News Release: Research
Apr. 30, 2010
Emory Conducting Landmark Study to Treat ALS
Emory University researchers are participating in a groundbreaking clinical trial to treat patients with Amyotrophic Lateral Sclerosis (ALS) using human neural stem cells.
The Phase 1 trial, approved in 2009 by the U.S. Food and Drug Administration, is studying the safety of stem cells, and the surgical procedures and devices required, for multiple injections of the cells directly into the spinal cord.
“This is the first U.S. clinical trial of stem cell injections into the spinal cord for the treatment of ALS," says Jonathan Glass, MD, professor of neurology, Emory School of Medicine, and director of the Emory ALS Center and principal investigator (PI) of the clinical trial site.
“Our main goal in this early phase is to determine whether it is safe to inject stem cells into the spinal cord and whether the cells themselves are safe," says Glass.
Since the trial began in January, three patients with ALS have received injections. Up to 12 individuals will be enrolled in the first phase of the trial.
Nicholas Boulis, MD, assistant professor of neurosurgery at Emory School of Medicine, and a pioneer in developing surgical methods for delivery of therapeutics to the spinal cord, is performing the surgical procedures. Eva Feldman, MD, PhD, director of research at the University of Michigan Health System ALS Clinic, is the overall PI of the ALS clinical trials program.
“I am confident this study is taking therapies for the spinal cord to a new level,” says Boulis. “Depending on the success of this initial trial, there will be a follow-up phase II trial or a modified phase I trial that utilizes the techniques of surgical implementation.”
Video interview with Dr. Jonathan Glass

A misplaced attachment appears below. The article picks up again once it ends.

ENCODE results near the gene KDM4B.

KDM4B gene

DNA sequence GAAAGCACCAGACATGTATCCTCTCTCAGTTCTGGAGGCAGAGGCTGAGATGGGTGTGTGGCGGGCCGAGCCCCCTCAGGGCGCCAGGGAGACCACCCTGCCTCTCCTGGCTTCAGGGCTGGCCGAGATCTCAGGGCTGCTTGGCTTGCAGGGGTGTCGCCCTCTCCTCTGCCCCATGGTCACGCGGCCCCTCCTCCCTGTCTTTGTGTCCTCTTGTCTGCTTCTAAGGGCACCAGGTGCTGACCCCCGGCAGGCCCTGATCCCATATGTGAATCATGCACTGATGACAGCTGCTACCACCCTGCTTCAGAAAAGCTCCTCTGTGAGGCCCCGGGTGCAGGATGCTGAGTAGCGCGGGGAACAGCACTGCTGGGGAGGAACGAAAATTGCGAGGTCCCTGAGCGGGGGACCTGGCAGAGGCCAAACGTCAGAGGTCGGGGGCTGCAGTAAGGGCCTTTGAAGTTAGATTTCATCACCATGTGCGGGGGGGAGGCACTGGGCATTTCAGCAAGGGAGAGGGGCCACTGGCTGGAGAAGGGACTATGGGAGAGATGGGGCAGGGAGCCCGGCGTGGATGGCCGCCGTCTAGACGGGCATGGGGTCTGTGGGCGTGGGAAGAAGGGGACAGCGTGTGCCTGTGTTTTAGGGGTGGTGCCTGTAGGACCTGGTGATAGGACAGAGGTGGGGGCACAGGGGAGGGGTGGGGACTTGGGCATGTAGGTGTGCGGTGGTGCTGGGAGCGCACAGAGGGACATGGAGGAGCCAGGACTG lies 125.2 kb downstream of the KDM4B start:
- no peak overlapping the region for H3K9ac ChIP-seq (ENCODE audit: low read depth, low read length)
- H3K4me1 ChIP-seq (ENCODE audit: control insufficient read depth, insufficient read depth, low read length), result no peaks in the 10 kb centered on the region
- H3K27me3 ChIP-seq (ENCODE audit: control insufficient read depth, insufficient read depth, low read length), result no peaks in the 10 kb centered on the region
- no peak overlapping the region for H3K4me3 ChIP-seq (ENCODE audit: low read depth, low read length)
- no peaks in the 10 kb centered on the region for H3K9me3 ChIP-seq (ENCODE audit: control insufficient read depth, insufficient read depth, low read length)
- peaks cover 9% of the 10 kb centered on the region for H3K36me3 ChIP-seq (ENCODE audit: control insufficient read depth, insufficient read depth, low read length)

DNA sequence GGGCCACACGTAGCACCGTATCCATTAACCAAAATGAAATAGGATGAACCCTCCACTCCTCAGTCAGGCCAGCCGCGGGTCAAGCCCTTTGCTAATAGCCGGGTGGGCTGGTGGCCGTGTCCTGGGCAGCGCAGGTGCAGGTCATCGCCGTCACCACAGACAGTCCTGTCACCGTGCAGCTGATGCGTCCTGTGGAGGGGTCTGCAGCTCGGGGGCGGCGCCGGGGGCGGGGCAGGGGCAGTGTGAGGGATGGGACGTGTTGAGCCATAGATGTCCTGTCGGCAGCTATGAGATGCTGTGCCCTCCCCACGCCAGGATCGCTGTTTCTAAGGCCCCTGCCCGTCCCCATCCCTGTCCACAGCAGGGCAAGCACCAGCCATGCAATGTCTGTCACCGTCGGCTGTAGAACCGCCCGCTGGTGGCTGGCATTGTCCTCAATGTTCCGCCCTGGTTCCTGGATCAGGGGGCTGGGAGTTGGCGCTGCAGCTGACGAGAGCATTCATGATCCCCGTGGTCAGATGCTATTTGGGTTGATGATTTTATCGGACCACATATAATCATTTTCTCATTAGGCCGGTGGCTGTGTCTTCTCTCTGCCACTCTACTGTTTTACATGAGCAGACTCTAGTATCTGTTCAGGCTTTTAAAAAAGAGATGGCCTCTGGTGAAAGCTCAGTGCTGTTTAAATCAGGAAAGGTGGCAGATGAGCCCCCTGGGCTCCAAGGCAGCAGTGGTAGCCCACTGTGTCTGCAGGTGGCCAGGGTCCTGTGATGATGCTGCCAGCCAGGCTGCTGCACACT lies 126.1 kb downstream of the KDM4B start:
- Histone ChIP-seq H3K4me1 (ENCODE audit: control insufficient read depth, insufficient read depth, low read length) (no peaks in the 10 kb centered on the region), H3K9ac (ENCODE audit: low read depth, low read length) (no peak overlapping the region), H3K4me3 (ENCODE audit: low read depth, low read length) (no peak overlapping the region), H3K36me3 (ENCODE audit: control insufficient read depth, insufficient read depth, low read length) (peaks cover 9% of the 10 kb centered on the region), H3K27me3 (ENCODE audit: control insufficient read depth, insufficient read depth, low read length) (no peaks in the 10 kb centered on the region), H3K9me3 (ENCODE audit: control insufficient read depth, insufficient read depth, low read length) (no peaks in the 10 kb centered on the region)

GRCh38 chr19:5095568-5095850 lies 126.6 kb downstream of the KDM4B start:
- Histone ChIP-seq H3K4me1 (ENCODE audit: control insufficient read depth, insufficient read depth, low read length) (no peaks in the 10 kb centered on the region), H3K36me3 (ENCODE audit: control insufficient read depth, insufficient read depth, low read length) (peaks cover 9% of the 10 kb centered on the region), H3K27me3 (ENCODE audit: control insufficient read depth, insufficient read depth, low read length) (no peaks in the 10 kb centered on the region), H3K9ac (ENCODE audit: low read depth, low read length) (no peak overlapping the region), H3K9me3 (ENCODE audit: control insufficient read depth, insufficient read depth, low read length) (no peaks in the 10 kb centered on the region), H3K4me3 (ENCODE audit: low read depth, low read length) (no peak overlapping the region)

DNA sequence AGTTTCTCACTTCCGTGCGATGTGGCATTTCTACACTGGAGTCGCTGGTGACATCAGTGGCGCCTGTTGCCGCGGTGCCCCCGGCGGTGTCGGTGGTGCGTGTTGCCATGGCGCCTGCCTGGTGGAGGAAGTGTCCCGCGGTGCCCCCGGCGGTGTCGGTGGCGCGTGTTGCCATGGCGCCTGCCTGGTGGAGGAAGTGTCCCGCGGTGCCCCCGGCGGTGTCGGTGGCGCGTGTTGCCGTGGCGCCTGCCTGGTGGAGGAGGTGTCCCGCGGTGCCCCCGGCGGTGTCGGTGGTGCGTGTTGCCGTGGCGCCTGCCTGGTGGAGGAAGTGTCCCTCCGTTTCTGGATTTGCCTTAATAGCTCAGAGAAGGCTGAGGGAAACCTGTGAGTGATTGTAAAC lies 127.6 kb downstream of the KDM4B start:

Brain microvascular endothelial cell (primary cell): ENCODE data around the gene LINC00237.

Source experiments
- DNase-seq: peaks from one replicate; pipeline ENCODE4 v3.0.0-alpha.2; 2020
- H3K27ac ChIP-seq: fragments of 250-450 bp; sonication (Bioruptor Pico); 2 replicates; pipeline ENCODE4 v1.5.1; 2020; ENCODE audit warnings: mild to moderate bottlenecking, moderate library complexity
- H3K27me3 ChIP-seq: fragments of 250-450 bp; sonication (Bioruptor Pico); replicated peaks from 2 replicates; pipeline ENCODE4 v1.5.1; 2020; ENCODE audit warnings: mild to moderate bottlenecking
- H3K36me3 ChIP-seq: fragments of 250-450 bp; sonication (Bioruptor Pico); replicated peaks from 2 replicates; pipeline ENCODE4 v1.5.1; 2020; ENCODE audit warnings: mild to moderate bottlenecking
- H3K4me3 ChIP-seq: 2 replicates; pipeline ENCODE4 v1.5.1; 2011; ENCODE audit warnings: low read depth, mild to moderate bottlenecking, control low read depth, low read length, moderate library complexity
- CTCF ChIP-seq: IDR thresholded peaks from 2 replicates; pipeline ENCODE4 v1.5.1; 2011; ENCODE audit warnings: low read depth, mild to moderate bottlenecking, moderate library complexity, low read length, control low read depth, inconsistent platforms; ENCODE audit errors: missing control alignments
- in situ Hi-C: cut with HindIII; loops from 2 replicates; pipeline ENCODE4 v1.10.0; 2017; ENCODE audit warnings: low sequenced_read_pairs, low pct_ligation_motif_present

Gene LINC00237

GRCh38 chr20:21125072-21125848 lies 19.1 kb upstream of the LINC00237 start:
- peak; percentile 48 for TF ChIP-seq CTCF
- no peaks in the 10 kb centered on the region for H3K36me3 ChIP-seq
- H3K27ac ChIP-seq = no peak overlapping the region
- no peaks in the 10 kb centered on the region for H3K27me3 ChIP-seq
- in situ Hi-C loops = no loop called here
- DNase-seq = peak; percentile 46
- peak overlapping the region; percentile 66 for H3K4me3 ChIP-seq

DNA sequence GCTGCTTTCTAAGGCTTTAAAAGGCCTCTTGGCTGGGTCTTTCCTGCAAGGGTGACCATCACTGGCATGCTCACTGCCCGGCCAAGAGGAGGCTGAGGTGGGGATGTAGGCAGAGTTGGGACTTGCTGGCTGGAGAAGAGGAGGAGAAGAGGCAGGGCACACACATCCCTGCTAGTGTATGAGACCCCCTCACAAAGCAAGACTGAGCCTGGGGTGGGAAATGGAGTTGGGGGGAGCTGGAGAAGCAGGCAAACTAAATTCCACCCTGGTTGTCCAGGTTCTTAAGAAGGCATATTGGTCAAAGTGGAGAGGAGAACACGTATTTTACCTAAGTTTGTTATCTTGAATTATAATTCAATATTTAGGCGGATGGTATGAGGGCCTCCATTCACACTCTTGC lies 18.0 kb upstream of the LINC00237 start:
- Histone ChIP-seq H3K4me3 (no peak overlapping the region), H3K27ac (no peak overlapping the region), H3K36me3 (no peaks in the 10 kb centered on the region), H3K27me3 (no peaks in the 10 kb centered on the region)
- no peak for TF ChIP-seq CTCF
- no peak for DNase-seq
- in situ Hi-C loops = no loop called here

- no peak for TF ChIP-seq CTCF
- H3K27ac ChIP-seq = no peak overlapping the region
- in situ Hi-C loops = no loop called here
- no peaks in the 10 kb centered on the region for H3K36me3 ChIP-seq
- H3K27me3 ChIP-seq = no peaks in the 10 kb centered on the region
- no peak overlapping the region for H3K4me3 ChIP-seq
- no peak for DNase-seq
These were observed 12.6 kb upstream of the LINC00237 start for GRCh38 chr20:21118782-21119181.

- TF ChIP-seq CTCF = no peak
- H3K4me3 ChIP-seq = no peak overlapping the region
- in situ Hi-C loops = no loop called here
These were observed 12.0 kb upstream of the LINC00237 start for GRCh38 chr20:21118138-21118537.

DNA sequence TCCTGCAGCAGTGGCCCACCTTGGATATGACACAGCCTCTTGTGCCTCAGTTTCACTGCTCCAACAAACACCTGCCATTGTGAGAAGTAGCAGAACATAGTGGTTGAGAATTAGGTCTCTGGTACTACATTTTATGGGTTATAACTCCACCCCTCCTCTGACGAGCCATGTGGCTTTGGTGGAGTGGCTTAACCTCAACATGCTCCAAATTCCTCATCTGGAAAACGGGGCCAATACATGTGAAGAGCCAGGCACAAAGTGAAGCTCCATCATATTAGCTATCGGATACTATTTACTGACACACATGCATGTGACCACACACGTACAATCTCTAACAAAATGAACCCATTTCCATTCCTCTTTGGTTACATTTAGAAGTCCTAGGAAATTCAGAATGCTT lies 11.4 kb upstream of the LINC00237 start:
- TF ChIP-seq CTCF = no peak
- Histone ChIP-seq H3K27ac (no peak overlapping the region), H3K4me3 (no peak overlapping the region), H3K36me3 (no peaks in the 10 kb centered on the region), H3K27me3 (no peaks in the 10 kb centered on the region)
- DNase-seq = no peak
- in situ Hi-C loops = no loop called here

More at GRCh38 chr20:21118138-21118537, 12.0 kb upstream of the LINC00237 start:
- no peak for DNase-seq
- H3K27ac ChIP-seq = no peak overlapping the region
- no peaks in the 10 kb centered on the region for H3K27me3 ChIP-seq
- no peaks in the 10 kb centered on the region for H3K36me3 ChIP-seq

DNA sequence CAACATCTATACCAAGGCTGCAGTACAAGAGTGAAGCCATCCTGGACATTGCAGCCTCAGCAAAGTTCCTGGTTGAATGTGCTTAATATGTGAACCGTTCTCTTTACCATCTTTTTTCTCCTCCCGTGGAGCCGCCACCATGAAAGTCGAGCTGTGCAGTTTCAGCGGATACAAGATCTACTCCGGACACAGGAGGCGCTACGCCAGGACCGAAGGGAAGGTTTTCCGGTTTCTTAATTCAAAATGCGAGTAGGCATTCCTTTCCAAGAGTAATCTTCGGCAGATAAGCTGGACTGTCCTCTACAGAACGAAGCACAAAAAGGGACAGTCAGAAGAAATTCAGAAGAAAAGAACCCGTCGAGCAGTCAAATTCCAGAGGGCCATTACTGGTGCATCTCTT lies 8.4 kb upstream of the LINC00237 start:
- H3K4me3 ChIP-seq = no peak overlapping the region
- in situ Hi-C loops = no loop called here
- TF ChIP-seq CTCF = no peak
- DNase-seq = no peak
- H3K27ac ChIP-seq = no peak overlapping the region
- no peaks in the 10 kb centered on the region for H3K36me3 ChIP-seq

Also known as Lou Gehrig’s disease, ALS is a fatal neurodegenerative disease with no known cure. It causes the deterioration of specific nerve cells in the brain and spinal cord called motor neurons, which control muscle movement. As the illness progresses, patients lose their ability to walk, talk and breathe. According to the ALS Association, approximately 30,000 Americans have ALS at any given time and patients with the disease usually die within two to five years of diagnosis.
The stem cells used in the study, developed by the Maryland-based biotech company, Neuralstem, Inc., were prepared from cultured neural stem cells and may have the ability to mature into various types of cells in the nervous system. This includes motor neurons, the ones that are specifically lost in ALS.
Scientists say these stem cells will not generate new motor neurons, but may help protect the still-functioning motor neurons and slow the progression of the disease.
“We will closely follow these patients and will be eager to see results,” says Glass. “We are hopeful this is the first step toward a new way of treating the people who face this devastating disease.”
Watch an interview with Glass on YouTube.
For more patient information about the trial, please visit the Emory ALS Center website or call HealthConnection at 404.778.7777 or 1-800-75-EMORY.